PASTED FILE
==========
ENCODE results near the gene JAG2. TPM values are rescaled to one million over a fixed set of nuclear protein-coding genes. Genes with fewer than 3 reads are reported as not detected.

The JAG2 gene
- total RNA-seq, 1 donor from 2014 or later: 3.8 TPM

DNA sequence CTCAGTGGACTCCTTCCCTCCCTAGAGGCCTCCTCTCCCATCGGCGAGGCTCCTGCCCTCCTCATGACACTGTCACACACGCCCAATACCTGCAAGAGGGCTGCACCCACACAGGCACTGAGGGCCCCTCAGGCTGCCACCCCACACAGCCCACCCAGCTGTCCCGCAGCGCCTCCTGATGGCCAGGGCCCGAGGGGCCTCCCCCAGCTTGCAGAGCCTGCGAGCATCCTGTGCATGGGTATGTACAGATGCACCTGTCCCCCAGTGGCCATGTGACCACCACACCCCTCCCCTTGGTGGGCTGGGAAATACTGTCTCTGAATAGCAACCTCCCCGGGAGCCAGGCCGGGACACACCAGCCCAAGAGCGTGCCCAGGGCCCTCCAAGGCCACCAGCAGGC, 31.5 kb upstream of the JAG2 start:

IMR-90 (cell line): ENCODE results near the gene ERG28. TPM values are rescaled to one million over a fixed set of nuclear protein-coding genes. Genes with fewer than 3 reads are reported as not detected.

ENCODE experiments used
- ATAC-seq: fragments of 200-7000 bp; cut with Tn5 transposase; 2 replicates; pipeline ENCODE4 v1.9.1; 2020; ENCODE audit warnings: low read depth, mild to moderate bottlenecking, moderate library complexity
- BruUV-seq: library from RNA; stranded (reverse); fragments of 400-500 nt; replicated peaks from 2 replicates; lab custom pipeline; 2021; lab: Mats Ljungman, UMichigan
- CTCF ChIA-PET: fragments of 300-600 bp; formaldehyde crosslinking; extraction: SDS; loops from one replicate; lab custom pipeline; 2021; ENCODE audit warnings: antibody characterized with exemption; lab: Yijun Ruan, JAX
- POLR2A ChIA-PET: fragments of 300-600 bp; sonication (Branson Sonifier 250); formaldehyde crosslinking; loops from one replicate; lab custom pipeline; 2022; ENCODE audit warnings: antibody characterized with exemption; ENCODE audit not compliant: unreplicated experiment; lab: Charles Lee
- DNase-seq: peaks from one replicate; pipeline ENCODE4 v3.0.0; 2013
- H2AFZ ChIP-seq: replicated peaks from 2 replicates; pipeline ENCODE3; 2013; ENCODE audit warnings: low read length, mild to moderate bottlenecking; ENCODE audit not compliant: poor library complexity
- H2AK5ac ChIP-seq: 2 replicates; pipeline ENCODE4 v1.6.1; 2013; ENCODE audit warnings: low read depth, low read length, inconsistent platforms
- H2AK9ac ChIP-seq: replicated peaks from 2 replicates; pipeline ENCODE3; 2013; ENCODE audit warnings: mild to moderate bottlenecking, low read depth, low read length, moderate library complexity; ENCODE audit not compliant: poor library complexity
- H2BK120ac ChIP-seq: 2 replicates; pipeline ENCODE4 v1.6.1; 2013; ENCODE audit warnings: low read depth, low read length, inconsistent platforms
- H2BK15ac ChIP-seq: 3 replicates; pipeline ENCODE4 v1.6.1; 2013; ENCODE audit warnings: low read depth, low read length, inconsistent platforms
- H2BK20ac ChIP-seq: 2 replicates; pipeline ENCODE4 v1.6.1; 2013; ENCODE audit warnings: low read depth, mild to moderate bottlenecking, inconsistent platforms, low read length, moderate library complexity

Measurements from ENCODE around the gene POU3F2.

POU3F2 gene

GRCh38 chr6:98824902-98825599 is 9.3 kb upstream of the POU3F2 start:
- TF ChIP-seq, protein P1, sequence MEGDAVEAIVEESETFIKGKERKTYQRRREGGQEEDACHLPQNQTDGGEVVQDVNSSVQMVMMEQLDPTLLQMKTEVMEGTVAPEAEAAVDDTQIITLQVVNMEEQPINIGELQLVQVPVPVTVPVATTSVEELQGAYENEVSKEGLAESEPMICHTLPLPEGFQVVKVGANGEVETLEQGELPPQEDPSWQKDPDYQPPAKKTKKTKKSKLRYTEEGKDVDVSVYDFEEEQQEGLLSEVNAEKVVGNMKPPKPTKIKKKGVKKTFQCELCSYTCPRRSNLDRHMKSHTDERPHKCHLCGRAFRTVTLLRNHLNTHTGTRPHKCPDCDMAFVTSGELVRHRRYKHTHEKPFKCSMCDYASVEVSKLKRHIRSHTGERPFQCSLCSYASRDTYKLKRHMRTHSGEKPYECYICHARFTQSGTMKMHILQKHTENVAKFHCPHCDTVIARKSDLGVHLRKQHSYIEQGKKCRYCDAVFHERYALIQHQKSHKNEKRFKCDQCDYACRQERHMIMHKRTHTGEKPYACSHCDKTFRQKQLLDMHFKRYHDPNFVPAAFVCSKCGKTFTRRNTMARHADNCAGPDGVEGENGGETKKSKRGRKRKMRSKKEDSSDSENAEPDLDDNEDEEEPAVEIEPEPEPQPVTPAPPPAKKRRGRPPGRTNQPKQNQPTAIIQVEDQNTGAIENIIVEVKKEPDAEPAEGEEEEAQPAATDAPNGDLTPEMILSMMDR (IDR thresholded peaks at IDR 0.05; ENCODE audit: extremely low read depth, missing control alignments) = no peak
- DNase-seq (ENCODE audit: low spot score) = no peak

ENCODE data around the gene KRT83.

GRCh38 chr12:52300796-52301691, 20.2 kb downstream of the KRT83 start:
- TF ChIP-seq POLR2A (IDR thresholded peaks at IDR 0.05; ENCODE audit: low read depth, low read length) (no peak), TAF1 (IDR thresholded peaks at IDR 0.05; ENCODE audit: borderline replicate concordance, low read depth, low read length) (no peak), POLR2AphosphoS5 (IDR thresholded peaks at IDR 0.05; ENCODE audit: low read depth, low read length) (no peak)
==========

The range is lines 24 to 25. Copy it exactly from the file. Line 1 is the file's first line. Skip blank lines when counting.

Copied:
GRCh38 chr12:52300796-52301691, 20.2 kb downstream of the KRT83 start:
- TF ChIP-seq POLR2A (IDR thresholded peaks at IDR 0.05; ENCODE audit: low read depth, low read length) (no peak), TAF1 (IDR thresholded peaks at IDR 0.05; ENCODE audit: borderline replicate concordance, low read depth, low read length) (no peak), POLR2AphosphoS5 (IDR thresholded peaks at IDR 0.05; ENCODE audit: low read depth, low read length) (no peak)